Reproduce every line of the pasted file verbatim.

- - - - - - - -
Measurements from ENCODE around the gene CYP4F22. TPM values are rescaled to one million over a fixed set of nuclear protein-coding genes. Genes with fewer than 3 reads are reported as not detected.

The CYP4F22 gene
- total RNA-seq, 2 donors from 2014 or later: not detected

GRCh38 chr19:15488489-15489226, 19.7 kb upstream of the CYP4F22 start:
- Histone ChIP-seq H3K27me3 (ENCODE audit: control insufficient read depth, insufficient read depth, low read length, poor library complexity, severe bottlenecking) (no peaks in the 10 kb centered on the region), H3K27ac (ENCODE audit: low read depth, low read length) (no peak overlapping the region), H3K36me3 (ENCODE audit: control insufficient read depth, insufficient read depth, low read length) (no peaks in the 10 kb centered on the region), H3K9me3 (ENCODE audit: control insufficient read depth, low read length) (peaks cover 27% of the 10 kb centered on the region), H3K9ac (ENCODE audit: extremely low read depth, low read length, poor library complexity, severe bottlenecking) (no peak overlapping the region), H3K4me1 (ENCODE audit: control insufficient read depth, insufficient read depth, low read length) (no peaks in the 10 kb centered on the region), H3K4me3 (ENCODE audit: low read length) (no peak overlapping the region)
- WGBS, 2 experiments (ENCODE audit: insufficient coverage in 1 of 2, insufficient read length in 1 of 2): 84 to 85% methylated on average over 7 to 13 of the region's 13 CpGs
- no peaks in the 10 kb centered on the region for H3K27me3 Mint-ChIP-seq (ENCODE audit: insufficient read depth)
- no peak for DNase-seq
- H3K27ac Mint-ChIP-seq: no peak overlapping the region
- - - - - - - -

Measurements from ENCODE around the gene CYP4F22. TPM values are rescaled to one million over a fixed set of nuclear protein-coding genes. Genes with fewer than 3 reads are reported as not detected.

The CYP4F22 gene
- total RNA-seq, 2 donors from 2014 or later: not detected

GRCh38 chr19:15488489-15489226, 19.7 kb upstream of the CYP4F22 start:
- Histone ChIP-seq H3K27me3 (ENCODE audit: control insufficient read depth, insufficient read depth, low read length, poor library complexity, severe bottlenecking) (no peaks in the 10 kb centered on the region), H3K27ac (ENCODE audit: low read depth, low read length) (no peak overlapping the region), H3K36me3 (ENCODE audit: control insufficient read depth, insufficient read depth, low read length) (no peaks in the 10 kb centered on the region), H3K9me3 (ENCODE audit: control insufficient read depth, low read length) (peaks cover 27% of the 10 kb centered on the region), H3K9ac (ENCODE audit: extremely low read depth, low read length, poor library complexity, severe bottlenecking) (no peak overlapping the region), H3K4me1 (ENCODE audit: control insufficient read depth, insufficient read depth, low read length) (no peaks in the 10 kb centered on the region), H3K4me3 (ENCODE audit: low read length) (no peak overlapping the region)
- WGBS, 2 experiments (ENCODE audit: insufficient coverage in 1 of 2, insufficient read length in 1 of 2): 84 to 85% methylated on average over 7 to 13 of the region's 13 CpGs
- no peaks in the 10 kb centered on the region for H3K27me3 Mint-ChIP-seq (ENCODE audit: insufficient read depth)
- no peak for DNase-seq
- H3K27ac Mint-ChIP-seq: no peak overlapping the region